Last year, the Huskies were ranked 13th in Football Outsiders’ F/+ rankings, 20 spots ahead of the next seven-win team. ESPN’s FPI metric pegged Washington as a team that should have won an average of 9.1 games after adjusting for luck and other factors. The Huskies still need to prove they can win against a College Football Playoff contender — solely beating up on lesser Pac-12 squads will only get the team so far in the standings and national rankings — but by every metric, Washington played like a team that should have won more than seven games last season.

The Pac-12 Is Wide Open

Per ESPN’s FPI metric, the Huskies are the favorite in literally every single game they play this season. And with the exception of their 47 percent win probability against Oregon, Washington is also favored in every game in the S&P+ projection. FEI has the Huskies as favorites in all but two games. Those probabilities might be a touch optimistic — no one should be picking Washington over Stanford in Week 5 just yet — but it is clear that the Huskies’ schedule plays into their hand. Their nonconference slate is as easy as they come — they host three cupcake opponents in Rutgers, Idaho, and Portland State — and their most difficult in-conference matchups, including games against Cardinal and USC, come on the Huskies’ turf. UCLA, the Pac-12 South favorites, are not on the schedule.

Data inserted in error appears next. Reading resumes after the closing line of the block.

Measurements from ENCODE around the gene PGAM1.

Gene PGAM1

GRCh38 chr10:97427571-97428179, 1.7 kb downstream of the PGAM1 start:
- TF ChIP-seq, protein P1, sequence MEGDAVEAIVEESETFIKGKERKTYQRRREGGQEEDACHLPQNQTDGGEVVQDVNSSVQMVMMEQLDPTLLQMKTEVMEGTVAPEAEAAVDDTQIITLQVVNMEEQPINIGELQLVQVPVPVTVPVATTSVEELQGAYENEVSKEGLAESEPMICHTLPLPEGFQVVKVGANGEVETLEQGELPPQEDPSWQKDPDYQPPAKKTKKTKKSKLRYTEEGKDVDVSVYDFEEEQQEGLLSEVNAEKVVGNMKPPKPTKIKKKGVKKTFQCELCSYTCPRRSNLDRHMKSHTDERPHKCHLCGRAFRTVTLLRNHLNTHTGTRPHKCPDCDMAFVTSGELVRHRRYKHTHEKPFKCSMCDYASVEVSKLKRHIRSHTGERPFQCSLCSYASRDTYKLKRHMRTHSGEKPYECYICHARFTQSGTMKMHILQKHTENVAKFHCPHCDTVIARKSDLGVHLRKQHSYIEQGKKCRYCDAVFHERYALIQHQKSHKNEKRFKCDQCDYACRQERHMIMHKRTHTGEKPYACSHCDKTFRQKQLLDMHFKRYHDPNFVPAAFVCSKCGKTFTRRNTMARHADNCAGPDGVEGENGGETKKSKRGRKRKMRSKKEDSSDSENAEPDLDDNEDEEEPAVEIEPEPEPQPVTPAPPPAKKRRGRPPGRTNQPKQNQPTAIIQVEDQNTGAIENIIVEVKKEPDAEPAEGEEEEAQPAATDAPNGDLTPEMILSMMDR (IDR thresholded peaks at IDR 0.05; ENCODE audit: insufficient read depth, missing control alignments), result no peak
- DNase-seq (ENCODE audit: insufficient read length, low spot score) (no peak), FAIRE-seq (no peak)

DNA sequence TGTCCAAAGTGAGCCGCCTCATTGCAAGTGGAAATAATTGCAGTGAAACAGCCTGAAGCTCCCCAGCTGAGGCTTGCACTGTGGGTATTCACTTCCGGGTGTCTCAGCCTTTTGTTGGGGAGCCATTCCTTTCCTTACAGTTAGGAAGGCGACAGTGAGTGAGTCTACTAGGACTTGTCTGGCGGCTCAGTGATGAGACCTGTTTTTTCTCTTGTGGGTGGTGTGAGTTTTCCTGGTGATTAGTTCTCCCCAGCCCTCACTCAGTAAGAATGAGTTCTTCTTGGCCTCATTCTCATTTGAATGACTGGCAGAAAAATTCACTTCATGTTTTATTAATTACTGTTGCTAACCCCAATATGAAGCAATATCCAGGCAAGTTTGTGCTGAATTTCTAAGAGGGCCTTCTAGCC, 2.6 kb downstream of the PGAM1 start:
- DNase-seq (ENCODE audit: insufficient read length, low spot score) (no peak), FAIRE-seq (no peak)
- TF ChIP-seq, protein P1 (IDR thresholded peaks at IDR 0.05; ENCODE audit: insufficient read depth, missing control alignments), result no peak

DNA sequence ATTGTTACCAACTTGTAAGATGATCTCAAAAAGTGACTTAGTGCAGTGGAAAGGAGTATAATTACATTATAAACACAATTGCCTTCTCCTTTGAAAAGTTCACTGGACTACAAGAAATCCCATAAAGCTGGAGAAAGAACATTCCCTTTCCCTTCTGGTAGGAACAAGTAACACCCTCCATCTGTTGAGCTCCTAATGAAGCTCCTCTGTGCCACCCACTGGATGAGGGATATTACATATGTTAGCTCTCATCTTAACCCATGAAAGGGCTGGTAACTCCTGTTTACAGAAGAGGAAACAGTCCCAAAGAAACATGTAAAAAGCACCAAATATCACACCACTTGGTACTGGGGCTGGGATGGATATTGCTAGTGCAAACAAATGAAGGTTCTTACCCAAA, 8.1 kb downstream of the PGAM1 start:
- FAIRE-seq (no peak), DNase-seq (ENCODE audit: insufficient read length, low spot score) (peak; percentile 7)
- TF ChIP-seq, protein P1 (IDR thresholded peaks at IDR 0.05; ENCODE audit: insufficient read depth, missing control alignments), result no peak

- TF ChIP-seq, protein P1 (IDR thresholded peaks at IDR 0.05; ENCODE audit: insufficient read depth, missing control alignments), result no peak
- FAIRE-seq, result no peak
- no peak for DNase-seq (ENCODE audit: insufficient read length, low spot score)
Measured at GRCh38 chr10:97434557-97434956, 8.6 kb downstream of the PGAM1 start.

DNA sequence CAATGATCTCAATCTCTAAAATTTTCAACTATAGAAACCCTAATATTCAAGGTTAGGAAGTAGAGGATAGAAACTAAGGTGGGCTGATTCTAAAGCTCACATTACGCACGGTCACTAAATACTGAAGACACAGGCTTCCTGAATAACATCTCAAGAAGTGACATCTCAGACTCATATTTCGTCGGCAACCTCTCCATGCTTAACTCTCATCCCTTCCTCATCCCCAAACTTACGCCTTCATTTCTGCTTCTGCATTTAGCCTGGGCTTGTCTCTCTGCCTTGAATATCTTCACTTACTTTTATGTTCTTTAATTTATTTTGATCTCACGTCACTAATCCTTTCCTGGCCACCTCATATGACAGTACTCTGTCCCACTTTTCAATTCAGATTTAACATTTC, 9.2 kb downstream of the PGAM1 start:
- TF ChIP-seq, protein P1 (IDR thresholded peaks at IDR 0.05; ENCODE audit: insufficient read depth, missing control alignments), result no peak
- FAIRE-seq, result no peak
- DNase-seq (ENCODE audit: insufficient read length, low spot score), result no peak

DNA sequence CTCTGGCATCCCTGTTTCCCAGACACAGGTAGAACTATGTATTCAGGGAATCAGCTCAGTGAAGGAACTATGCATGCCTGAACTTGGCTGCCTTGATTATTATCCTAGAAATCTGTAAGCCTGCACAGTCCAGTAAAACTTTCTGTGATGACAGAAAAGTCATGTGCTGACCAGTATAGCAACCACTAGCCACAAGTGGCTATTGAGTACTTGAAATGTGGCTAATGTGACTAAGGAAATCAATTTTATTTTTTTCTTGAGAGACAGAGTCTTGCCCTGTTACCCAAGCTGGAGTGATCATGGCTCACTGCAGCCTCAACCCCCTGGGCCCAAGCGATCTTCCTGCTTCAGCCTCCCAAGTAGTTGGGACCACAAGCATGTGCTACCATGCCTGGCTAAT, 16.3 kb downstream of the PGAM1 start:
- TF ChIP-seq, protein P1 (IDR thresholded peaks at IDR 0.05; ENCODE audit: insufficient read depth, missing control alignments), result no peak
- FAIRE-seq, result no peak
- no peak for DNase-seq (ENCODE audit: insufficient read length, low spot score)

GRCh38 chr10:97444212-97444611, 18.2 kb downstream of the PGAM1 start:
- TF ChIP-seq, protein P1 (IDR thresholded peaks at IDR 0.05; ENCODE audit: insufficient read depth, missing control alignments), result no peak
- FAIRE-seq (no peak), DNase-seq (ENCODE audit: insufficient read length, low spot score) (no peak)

Meanwhile, the conference has no obvious playoff contender. Stanford, Oregon, and USC all have to break in new QBs and navigate schedules with at least one tough out-of-conference opponent. UCLA lost seven starters, and will have to depend on Rosen to shepherd an almost entirely rebuilt offense. It’s easy to see how Washington could take advantage, possibly turning even a two-loss season into a Rose Bowl berth, much like Stanford did last season.

Chris Petersen Is Still One of the Best

Of course, Washington’s hype doesn’t exist without Petersen roaming the sidelines. He perennially posted double-digit-win seasons at Boise State and owns a ludicrous .817 winning percentage. Ever since being Washington’s head coach in December 2013, Washington’s ascendance to the upper echelon of the sport has felt preordained. Petersen’s ability to infuse the Huskies with the levels of success he’s had in the past has never been in doubt; it almost seems fated that it all comes together this season.

It’s Year 3 for Petersen, historically a good year for college head coaches. It will be the first year in which the majority of Washington’s roster will consist of players that Petersen recruited. And his system, particularly on offense, should be firmly in place and ingrained in the returning players.

It feels a little early to crown Washington a conference favorite. The roster is still relying on a few too many sophomores, and the team has yet to win anything of importance (and Stanford still has Christian McCaffrey). But take a look at the Pac-12 landscape, the kind of talent the Huskies are returning, and Petersen’s track record. It’s easy to succumb to the hype.